Cities beefing up their smart infrastructure have tapped the ubiquitous streetlamp to track traffic data and measure pollution. Now, in Los Angeles, some streetlights will help keep the communications network intact after an emergency.
Ericsson has announced that it's filing seven new lawsuits in a U.S. court against Apple for infringing its patents—and it's asking the U.S. International Trade Commission to block iPhones from sale, too.
How pervasive has the internet become? Roughly 90 percent of American households have three or more devices connected to the internet. And about half have five or more.
Having teamed up with Samsung, Nokia, Qualcomm and Ericsson, Mark Zuckerberg has plans to make the Internet available to the entire world (of course he does). If you were in any doubt about how Internet.org plans to do that, you should watch this video interview from CNN's New Day show.
Ericsson ha llegado a un acuerdo con Microsoft para adquirir Mediaroom, su división de soluciones IPVT. Esto convierte a Ericsson en el proveedor líder de soluciones de IPTV y multi-pantalla, con una cuota de mercado superior al 25%. Así Microsoft podrá enfocarse en una estrategia de consumo de televisión para Xbox.
There have been 23 Bond movies made In the past 50 years—full of lethal, handy, futuristic, awesome, and sometimes funny gadgets. Most are still too fantastic to be real, but some have transcended the silver screen to become naturalized residents of the Real World. These are our favorites.
A band of tech giants, including Apple, Samsung, and Nokia, has sent a letter—yes, a letter!—to Congress, urging it to free more spectrum for mobile data.
I think I can still feel my fingers tingling after I played with a stereo hooked up to Ericsson's new capacitive coupling technology, which uses the water in the human body to transmit data instead of cables or radio waves.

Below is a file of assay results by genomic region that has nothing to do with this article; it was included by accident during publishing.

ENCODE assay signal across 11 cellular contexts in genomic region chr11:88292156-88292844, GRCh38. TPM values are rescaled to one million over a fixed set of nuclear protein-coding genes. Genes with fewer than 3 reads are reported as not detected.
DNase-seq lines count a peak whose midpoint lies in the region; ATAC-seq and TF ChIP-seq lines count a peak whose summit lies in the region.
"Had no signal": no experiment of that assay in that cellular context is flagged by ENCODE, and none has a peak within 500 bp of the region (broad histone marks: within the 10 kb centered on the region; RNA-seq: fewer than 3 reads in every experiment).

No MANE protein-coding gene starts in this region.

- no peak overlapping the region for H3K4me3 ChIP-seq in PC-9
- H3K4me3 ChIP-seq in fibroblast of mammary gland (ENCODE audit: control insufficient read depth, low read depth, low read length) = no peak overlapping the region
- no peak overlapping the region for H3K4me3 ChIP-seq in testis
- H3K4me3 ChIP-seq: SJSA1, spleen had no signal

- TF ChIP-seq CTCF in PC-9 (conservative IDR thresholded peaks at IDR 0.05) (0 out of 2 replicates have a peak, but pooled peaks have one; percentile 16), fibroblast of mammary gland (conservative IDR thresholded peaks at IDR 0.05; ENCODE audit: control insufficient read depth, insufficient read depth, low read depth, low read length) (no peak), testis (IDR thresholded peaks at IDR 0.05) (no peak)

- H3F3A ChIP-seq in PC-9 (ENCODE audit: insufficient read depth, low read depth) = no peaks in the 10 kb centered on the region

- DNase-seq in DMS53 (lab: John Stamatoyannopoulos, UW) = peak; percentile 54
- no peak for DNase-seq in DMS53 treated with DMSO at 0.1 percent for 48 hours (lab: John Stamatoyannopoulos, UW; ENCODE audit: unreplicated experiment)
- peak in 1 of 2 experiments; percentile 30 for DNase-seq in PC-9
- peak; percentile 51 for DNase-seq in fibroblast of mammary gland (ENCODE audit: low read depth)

In Ericsson's future, you'll be able to transfer information between two gadgets by sending it directly through your body. The demonstrations of the technology are really cool, but what will it actually be good for in real life?
Sony-only phones are coming back as predicted. The Japanese electronics giant has announced that it will acquire Ericsson's share of Sony Ericsson partnership, bringing it into the Sony 'platform of network-connected' products.
After collectively bidding on Nortel's 6,000 wireless patents, Apple, RIM, Microsoft, Sony, Ericsson and EMC have been cleared by US courts and allowed to buy them for $4.5 billion. [Reuters]
I'll admit the first thing I do upon turning the phone alarm off is to fire up my emails and then Twitter. And that's all before I get out of bed! I stop short of actually replying to messages, though.
Sony Ericsson's image has been given a lift with the Aspen smartphone—which they're billing as the "latest addition to Sony Ericsson's Greenheart portfolio." But that's now what's piqued our interests—this baby's packin' Windows Mobile 6.5.3.
The Sony Ericsson Vivaz, formerly known as the Kurara, is a smartphone with enough optical muscle to challenge any high end pocket camcorder.
Anyone hoping to see the Sony Ericsson X10 on T-Mobile, look away now or you'll be sorely disappointed. Phandroid noticed that the American version of the X10 won't support the necessary frequencies to connect to T-Mobile's network.
Over at the Taiwan Broadband show, Ericsson's vision for the portable computer of 2020 uses a pico-projected screen and laser-projected keyboard. And though they've got a rough prototype (pictured), they imagine it ultimately squeezing into this bizarre spider-leg tripod design:
Howard Stringer hasn't managed to tame the 1000-armed octopus that is Sony just yet, but we like the man's way of thinking. And being named Sony Ericsson's new Chairmen of the Board (starting October 15th) certainly can't hurt the Ericsson end of things. Neither can Sony Ericsson's new chief. [Sony Ericsson]